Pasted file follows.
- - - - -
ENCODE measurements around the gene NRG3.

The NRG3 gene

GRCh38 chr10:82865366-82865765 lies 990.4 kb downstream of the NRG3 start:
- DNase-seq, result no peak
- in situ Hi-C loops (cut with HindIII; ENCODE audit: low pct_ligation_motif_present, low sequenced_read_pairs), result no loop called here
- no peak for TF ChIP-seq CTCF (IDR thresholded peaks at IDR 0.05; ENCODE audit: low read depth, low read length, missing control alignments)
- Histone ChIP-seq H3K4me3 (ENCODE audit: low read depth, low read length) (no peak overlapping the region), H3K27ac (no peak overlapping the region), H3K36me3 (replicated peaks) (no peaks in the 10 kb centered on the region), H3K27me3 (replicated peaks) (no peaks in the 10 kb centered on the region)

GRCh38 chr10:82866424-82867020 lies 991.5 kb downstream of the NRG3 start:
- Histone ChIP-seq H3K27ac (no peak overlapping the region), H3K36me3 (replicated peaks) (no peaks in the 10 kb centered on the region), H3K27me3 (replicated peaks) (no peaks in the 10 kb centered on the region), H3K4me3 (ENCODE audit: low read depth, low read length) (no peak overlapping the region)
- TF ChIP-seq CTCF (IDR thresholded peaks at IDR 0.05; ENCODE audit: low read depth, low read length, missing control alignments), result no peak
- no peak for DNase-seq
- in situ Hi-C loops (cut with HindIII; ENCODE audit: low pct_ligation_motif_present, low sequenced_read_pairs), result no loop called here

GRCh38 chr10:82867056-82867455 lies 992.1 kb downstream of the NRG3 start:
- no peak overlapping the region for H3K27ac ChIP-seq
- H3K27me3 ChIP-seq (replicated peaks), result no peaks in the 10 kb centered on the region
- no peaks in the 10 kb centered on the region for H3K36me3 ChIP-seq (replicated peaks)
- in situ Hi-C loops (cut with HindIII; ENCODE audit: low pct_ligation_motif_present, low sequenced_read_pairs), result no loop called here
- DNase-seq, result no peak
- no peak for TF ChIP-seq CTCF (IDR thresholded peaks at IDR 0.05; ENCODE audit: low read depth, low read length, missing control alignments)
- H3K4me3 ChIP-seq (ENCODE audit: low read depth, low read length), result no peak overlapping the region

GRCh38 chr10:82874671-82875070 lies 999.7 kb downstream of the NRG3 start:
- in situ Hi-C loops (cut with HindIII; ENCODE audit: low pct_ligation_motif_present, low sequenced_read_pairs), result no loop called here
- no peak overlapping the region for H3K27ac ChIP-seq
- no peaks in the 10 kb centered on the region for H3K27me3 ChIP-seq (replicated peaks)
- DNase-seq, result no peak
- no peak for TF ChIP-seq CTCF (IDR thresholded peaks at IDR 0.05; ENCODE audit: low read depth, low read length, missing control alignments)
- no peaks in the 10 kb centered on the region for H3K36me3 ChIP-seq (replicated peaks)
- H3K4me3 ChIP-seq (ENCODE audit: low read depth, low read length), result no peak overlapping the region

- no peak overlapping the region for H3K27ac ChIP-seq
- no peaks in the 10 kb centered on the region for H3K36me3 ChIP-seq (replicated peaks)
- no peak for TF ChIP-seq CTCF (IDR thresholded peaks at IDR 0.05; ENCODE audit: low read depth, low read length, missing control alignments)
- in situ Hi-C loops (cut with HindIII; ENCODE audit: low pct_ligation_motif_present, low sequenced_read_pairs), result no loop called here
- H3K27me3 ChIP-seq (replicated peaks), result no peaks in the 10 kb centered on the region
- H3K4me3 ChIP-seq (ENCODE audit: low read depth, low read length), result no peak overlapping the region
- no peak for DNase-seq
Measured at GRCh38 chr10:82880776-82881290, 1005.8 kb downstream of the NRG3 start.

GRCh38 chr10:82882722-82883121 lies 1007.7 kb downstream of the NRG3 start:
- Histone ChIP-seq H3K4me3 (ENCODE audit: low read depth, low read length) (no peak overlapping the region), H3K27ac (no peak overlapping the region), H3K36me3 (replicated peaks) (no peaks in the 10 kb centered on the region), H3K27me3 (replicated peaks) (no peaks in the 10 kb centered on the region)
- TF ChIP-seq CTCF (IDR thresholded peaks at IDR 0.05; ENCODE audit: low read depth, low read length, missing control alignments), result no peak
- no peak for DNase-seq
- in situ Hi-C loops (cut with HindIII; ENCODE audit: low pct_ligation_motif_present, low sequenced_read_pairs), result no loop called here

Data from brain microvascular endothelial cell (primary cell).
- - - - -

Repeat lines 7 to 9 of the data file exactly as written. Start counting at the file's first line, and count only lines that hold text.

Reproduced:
- Histone ChIP-seq H3K4me3 (ENCODE audit: low read depth, low read length) (no peak overlapping the region), H3K27ac (no peak overlapping the region), H3K36me3 (replicated peaks) (no peaks in the 10 kb centered on the region), H3K27me3 (replicated peaks) (no peaks in the 10 kb centered on the region)

GRCh38 chr10:82866424-82867020 lies 991.5 kb downstream of the NRG3 start:
- Histone ChIP-seq H3K27ac (no peak overlapping the region), H3K36me3 (replicated peaks) (no peaks in the 10 kb centered on the region), H3K27me3 (replicated peaks) (no peaks in the 10 kb centered on the region), H3K4me3 (ENCODE audit: low read depth, low read length) (no peak overlapping the region)